As companies in all industries across the globe realize the importance of going completely wireless, businesses like HUBER+SUHNER are enabling firms to take advantage of mobile broadband. Remote radio systems are an ideal solution as they power a wide array of capabilities, as opposed to conventional base stations.
In fact, these next-generation platforms have not only been designed from the ground up to reduce the energy used by firms by nearly 30 percent, but are also touted as improving network efficiency and coverage. Remote radio systems even can transmit the digital data from the base station directly to the remote radio head, permitting them to be placed within a much less sophisticated storage area that allows for a high level of flexibility.
When deciding to implement a RRH (remote radio head) product, the use of coaxial cables is essential. These robust cables have been created specifically to withstand extreme conditions seen in real-life scenarios and have already been precut to fit the intended space perfectly when assembled.
According to a recent white paper from wireless connectivity provider HUBER+SUHNER, “This saves the need for time-consuming site visits to measure out cable routings and simplifies the task of cable logistics which, given their size and weight, constitute a significant cost factor. The connectors themselves can be assembled by trained installation personnel in the filed, whereby the quality of the installation can be assured by using special assembly tools and following the instructions from the manufacturers.”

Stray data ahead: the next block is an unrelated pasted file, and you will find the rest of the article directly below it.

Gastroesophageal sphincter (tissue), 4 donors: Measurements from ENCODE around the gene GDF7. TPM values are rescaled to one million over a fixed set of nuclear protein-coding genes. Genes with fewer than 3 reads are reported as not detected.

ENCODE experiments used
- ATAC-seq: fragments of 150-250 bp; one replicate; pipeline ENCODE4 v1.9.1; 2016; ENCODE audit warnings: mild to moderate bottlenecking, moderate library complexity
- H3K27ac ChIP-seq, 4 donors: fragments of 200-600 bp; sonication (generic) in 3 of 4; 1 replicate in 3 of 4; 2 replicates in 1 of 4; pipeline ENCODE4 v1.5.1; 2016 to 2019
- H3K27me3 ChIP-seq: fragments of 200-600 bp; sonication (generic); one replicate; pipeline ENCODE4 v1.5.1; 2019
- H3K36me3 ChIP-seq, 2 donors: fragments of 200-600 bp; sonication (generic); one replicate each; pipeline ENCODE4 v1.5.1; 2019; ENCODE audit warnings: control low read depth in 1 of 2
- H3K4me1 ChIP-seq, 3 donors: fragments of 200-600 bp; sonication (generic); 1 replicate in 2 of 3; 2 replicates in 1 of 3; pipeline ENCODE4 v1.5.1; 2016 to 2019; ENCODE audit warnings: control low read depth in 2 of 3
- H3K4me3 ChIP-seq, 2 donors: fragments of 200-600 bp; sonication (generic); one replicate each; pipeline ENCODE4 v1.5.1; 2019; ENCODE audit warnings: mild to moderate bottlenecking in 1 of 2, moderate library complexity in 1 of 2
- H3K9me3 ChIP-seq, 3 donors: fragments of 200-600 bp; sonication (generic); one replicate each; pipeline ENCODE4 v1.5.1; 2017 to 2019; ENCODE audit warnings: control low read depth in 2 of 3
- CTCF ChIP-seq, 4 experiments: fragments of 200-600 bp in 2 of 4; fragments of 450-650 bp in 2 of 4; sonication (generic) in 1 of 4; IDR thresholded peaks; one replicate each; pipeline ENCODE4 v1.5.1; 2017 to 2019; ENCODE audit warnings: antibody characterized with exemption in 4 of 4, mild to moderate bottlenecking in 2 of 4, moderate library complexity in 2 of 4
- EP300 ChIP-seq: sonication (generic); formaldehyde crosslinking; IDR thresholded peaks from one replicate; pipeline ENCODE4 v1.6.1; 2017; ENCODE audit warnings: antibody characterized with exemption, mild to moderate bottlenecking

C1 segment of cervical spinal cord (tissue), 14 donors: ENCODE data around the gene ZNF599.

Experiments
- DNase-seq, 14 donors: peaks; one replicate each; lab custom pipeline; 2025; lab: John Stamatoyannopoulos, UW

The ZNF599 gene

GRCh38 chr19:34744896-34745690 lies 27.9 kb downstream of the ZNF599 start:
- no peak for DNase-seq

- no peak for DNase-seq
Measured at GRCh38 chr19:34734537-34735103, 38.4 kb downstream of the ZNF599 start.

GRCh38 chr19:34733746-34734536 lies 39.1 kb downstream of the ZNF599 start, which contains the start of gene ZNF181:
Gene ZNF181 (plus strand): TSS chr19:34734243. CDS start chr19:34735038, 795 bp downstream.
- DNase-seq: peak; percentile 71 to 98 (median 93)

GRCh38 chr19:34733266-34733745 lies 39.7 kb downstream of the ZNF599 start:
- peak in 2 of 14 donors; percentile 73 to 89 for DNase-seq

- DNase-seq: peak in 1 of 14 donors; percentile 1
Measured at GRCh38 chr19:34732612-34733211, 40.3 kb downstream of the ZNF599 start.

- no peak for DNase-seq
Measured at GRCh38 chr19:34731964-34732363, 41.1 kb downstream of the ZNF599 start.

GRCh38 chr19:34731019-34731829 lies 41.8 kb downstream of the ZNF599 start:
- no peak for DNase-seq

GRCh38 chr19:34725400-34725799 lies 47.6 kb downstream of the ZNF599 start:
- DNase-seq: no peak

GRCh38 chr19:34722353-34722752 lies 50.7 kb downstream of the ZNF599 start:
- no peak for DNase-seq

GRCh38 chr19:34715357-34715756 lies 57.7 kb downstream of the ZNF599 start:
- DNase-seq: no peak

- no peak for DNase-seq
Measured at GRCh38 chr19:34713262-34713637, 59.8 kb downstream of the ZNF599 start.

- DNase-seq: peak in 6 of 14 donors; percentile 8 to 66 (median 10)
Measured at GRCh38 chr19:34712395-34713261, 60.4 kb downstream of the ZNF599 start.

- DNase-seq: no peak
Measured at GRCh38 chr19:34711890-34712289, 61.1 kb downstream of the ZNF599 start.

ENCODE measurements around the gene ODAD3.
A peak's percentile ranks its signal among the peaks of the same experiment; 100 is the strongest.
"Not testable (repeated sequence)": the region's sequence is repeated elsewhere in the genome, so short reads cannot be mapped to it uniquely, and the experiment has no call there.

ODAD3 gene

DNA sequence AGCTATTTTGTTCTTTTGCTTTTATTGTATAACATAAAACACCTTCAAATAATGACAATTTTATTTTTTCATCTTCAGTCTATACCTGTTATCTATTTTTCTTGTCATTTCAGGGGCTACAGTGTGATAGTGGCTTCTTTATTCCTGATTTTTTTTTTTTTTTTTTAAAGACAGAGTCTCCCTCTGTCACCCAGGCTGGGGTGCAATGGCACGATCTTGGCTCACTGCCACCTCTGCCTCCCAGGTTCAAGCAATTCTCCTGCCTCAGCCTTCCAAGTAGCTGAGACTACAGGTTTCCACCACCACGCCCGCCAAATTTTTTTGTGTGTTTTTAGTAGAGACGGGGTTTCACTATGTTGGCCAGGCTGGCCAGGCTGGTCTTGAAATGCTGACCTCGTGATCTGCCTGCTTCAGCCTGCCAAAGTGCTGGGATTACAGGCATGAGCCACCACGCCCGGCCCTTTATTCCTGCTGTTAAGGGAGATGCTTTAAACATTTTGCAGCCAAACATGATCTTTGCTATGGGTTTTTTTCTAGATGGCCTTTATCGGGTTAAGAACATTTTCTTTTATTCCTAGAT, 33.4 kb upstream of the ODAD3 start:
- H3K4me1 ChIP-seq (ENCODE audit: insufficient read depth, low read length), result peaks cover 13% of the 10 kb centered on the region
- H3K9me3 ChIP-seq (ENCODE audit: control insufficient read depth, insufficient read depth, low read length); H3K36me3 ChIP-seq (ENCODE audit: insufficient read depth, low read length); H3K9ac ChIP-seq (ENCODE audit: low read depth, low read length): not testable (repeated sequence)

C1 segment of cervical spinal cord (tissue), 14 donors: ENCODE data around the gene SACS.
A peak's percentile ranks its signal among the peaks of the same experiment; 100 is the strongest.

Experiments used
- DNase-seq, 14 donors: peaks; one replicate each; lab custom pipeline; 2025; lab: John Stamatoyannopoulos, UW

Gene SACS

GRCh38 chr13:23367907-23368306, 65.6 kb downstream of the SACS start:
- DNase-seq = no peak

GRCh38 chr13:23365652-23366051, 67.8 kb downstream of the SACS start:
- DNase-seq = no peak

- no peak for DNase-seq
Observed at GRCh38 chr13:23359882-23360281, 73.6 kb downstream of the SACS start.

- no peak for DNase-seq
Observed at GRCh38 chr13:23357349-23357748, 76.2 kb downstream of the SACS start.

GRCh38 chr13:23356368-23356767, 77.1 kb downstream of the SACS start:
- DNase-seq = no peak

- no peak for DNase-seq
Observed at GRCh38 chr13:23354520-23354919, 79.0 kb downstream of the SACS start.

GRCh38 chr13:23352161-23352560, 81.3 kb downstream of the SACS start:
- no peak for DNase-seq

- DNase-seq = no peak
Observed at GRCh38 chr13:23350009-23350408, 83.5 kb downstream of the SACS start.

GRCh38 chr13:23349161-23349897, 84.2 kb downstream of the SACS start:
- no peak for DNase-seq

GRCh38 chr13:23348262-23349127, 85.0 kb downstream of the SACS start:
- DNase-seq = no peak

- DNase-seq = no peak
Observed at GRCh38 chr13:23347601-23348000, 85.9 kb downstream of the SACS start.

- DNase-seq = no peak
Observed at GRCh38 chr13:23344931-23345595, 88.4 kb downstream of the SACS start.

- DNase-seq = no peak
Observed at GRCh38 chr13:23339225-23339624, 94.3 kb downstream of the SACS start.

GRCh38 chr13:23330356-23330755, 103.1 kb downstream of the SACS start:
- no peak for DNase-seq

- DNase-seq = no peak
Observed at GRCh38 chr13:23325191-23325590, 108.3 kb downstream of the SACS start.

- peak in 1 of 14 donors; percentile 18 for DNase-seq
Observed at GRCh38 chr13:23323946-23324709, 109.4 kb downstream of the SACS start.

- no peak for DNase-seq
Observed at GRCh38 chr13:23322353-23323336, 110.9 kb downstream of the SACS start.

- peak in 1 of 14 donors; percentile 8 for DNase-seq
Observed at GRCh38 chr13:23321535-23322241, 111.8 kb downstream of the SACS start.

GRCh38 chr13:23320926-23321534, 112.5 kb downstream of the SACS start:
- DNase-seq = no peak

The RRHs receive and send data via fiber optic cables and shielded copper cables. They can be placed in the great outdoors and still perform successfully under conditions including rain, corrosion and high temperatures.
There are three different ways the connection can be set up: through external connectors, multistage sealing systems and cable assemblies. External connectors will help to keep the wireless connection in place at all times, as it prevents against water or corrosion damage, while the multistage sealing systems usually have its own set of problems related to the wires not being fully protected at all times.
In addition, the cable technology usually must overcome various obstacles that tend to take place accidentally when adding load supports.
Yet something to take note of is that in most cases, “fiber optic connections on remote radios are not compatible and interchangeable. Every system manufacturer uses [its] own connection method, and there cannot be even compatibility between different generations of product from a single manufacturer.”
Another option for wireless connectivity though is a power cable. These copper cables are not as easily damaged as other products used, but tend to more costly when installing and maintaining. There are various solutions within the power cable segment such as factory-terminate connectors that help to ensure the connection remains successful while placed within the ground. These cables are perfect for scenarios involving the necessity for grounding of the shielding occurring separately, the paper added.
To explore the different types of installation methods for RRHs, as well as more detailed information in regards to cleaning fiber optics then be sure to stayed tuned for part two of this series that can be found on the Wireless Connectivity channel, exclusively on TMCnet.
Edited by Braden Becker